Alexei Savinov, MD, PhD, Lab
Primary Research Group
Secondary Research Groups
Pathogenesis of autoimmune diseases is extremely complex. My main interest is an organ-specific diseases such as autoimmune Type I Diabetes (T1D), and we have variety of mouse models developed for this disease. Progression of T1D involves the activation of autoimmune T cells, consequent homing of activated lymphocytes to the pancreatic islets, and ensuing destruction of insulin-producing beta cells. Our studies focus on determining how autoimmune T cells are initially activated during T1D pathogenesis, how they home to the target organ, and how they destroy their beta cell targets, causing clinical onset of T1D. The main goal of research projects in my laboratory is to design and exploit tools for the manipulation of adaptive autoimmunity for therapeutic purposes. To achieve this goal we use the variety of genetic, molecular biological, and biochemical approaches.
The major project in my lab focuses on the interaction between activated lymphocytes and endothelial cells in the pancreatic islets during the development of T1D, which is the hallmark of the diabetogenic T cells homing process. Initial adhesion, firm adhesion and diapedesis of lymphocytes are the three crucial steps involved in the homing process. To address the issue of the homing of diabetogenic T cells to their target tissue, we used insulin-specific CD8+ T cells (IS-CD8+). Our studies of the molecular mechanisms of IS-CD8+ cell trafficking to the islets revealed a specific mechanism controlling initial stages of homing of autoimmune cells, which includes combination of endothelial cross-presentation of islet antigen with the signaling of CCL21 chemokine. Investigating the later stage of diabetogenic T cells homing, diapedesis, we found its strong dependence on a series of proteolytic events mediated by matrix metalloproteinases. Using the small molecule matrix metalloproteinase inhibitor we were able to specifically repress the diabetogenic T cell transmigration and homing processes as opposed to causing general immunosuppression. Moreover, specific inhibition of T cell intra-islet transmigration by small molecule matrix metalloproteinase inhibitor restored beta cell functionality, increased insulin-producing beta cell mass, and alleviated the severity of T1D in acutely diabetic NOD mice. As a result, acutely diabetic NOD mice did not require insulin injections for survival for a significant time period, thus providing a promising clue to effect T1D reversal in humans.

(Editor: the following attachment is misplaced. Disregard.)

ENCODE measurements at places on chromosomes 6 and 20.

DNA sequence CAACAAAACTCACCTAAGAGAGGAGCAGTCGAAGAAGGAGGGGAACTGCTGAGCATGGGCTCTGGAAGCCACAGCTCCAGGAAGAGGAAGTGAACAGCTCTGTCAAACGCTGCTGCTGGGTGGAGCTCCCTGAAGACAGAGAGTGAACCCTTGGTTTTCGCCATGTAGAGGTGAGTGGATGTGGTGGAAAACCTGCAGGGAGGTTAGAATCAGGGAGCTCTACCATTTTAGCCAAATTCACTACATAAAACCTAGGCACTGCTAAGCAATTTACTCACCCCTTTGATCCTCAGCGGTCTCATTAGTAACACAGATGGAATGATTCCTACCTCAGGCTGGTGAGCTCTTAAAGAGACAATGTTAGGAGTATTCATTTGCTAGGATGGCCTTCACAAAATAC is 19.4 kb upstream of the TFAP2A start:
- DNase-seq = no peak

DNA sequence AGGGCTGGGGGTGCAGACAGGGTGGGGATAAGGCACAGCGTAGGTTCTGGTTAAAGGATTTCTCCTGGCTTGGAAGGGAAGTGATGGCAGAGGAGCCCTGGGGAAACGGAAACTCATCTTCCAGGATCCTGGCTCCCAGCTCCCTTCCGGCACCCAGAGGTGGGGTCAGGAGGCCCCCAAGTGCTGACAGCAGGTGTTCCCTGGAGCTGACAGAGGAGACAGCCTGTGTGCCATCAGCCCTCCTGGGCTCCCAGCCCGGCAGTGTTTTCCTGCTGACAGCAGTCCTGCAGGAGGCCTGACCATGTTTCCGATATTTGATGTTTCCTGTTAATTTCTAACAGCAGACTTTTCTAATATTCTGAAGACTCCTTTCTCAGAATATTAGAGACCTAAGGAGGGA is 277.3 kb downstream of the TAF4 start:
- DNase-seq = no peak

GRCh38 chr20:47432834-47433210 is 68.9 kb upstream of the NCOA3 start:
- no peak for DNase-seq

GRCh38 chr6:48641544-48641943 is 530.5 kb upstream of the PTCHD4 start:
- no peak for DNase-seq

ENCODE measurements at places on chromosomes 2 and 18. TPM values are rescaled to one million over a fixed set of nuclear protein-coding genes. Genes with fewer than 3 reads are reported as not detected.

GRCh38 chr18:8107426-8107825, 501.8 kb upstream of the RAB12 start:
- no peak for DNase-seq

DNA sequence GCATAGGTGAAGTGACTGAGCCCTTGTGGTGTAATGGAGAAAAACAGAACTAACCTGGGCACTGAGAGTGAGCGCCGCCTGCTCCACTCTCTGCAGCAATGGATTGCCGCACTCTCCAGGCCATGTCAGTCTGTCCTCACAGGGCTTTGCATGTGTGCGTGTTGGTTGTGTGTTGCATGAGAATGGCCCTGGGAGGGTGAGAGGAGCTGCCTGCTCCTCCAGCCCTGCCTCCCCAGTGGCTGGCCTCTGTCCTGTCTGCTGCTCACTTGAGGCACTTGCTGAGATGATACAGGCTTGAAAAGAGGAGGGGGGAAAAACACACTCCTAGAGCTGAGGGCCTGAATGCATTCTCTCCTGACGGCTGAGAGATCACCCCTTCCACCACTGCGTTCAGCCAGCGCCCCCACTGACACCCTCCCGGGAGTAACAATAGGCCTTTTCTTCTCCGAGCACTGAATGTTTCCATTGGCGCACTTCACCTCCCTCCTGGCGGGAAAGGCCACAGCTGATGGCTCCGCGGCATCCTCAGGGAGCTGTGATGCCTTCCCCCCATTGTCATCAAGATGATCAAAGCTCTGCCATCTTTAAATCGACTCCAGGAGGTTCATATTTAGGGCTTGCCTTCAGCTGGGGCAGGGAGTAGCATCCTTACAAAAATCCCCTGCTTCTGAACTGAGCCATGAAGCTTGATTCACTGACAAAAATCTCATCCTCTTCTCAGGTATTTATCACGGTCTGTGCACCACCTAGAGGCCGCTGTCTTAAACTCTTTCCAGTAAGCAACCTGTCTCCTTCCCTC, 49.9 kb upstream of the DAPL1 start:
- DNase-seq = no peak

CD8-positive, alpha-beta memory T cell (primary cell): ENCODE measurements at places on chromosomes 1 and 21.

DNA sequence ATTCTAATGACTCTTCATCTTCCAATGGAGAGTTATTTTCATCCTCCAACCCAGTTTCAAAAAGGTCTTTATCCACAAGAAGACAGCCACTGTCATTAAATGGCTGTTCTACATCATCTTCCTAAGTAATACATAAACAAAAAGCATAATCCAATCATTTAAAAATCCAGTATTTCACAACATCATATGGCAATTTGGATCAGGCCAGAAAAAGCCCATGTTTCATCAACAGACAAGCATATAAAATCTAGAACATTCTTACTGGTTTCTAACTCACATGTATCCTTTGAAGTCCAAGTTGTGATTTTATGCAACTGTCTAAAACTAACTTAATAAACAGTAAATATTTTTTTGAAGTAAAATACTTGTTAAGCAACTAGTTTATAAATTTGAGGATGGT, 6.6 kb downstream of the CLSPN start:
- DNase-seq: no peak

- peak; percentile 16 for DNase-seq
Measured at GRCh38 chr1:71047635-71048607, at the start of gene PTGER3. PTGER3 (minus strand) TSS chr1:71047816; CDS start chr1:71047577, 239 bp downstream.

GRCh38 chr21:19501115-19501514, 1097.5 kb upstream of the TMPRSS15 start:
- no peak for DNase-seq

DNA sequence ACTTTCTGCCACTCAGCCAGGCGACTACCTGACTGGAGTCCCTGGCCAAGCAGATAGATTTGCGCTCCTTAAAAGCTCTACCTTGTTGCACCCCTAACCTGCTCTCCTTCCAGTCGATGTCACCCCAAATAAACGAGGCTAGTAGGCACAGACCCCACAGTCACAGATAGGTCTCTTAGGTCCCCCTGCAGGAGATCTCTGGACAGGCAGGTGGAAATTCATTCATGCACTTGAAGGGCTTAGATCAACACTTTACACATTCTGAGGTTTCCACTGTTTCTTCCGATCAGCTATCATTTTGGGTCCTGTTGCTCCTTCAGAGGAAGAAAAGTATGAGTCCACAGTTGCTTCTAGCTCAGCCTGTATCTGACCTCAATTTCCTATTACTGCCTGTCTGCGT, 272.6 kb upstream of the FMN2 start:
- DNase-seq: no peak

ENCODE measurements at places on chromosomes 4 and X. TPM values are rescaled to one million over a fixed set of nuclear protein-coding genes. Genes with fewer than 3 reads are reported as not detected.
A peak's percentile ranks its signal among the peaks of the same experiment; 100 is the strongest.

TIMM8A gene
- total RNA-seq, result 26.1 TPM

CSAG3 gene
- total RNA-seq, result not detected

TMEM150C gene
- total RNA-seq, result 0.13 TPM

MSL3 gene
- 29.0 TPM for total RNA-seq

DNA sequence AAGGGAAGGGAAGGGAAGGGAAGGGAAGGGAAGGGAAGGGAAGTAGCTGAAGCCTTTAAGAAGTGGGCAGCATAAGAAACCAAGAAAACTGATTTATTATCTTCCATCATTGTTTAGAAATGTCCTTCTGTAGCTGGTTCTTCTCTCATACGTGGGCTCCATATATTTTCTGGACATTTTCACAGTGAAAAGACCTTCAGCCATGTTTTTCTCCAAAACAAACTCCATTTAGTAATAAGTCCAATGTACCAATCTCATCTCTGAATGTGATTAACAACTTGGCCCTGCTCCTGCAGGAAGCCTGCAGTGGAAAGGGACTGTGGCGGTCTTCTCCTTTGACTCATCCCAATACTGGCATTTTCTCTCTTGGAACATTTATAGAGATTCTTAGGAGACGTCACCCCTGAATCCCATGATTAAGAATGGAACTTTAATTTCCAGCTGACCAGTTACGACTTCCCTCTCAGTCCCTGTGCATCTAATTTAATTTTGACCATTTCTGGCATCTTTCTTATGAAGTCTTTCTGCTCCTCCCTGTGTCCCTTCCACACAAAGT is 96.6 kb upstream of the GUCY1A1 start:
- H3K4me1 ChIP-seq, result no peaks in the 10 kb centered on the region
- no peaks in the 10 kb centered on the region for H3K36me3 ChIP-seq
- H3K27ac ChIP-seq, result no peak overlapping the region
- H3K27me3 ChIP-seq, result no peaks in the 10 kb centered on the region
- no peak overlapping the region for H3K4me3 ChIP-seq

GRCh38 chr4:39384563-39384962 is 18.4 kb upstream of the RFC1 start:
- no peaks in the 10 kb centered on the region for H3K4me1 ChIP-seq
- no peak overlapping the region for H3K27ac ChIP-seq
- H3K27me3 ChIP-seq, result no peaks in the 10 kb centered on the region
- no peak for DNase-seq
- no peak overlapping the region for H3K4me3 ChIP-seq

Therapeutic interventions leading to beta cell regeneration and the reversal of established T1D are exceedingly limited. Thus, additional research projects in my lab focuses on the identification of the endogenous stimuli with potential ability to induce beta-cell development and regeneration in vivo in mouse models. We believe that combining therapies capable of limiting/ reversing autoimmune attack with ones aimed to induce endogenous beta cell proliferation/neogenesis is the logical and effective step on the road to developing a definitive therapy forT1D.
Alexei Savinov, MD, PhD
Associate Scientist of The Sanford Project
Sanford Research Center
2301 East 60th Street North
Sioux Falls, SD 57104